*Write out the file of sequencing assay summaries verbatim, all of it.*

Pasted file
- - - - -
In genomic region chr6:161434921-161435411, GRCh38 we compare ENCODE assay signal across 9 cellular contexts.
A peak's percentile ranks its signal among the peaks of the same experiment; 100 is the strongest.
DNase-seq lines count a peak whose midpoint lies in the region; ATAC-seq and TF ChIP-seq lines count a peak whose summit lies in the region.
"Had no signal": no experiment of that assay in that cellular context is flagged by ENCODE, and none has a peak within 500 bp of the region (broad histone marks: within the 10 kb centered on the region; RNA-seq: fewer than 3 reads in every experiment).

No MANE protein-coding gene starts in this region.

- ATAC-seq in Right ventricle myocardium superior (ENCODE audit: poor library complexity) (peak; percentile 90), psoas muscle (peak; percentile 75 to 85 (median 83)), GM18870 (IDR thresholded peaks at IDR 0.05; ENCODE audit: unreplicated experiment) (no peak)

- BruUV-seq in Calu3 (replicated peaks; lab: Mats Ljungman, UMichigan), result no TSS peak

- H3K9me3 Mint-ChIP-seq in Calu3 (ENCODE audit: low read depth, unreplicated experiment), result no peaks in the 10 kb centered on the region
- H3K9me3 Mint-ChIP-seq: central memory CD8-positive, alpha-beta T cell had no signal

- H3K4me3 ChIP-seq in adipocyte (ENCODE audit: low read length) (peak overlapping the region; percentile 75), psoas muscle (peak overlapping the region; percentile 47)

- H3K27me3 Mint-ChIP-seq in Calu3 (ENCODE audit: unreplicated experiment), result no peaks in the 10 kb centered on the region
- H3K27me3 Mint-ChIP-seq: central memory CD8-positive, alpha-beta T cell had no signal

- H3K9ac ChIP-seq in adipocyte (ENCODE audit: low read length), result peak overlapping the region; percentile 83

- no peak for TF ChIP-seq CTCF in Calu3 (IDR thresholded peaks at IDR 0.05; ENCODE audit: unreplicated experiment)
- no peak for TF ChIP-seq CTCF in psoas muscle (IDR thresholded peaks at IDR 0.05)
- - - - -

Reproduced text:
In genomic region chr6:161434921-161435411, GRCh38 we compare ENCODE assay signal across 9 cellular contexts.
A peak's percentile ranks its signal among the peaks of the same experiment; 100 is the strongest.
DNase-seq lines count a peak whose midpoint lies in the region; ATAC-seq and TF ChIP-seq lines count a peak whose summit lies in the region.
"Had no signal": no experiment of that assay in that cellular context is flagged by ENCODE, and none has a peak within 500 bp of the region (broad histone marks: within the 10 kb centered on the region; RNA-seq: fewer than 3 reads in every experiment).

No MANE protein-coding gene starts in this region.

- ATAC-seq in Right ventricle myocardium superior (ENCODE audit: poor library complexity) (peak; percentile 90), psoas muscle (peak; percentile 75 to 85 (median 83)), GM18870 (IDR thresholded peaks at IDR 0.05; ENCODE audit: unreplicated experiment) (no peak)

- BruUV-seq in Calu3 (replicated peaks; lab: Mats Ljungman, UMichigan), result no TSS peak

- H3K9me3 Mint-ChIP-seq in Calu3 (ENCODE audit: low read depth, unreplicated experiment), result no peaks in the 10 kb centered on the region
- H3K9me3 Mint-ChIP-seq: central memory CD8-positive, alpha-beta T cell had no signal

- H3K4me3 ChIP-seq in adipocyte (ENCODE audit: low read length) (peak overlapping the region; percentile 75), psoas muscle (peak overlapping the region; percentile 47)

- H3K27me3 Mint-ChIP-seq in Calu3 (ENCODE audit: unreplicated experiment), result no peaks in the 10 kb centered on the region
- H3K27me3 Mint-ChIP-seq: central memory CD8-positive, alpha-beta T cell had no signal

- H3K9ac ChIP-seq in adipocyte (ENCODE audit: low read length), result peak overlapping the region; percentile 83

- no peak for TF ChIP-seq CTCF in Calu3 (IDR thresholded peaks at IDR 0.05; ENCODE audit: unreplicated experiment)
- no peak for TF ChIP-seq CTCF in psoas muscle (IDR thresholded peaks at IDR 0.05)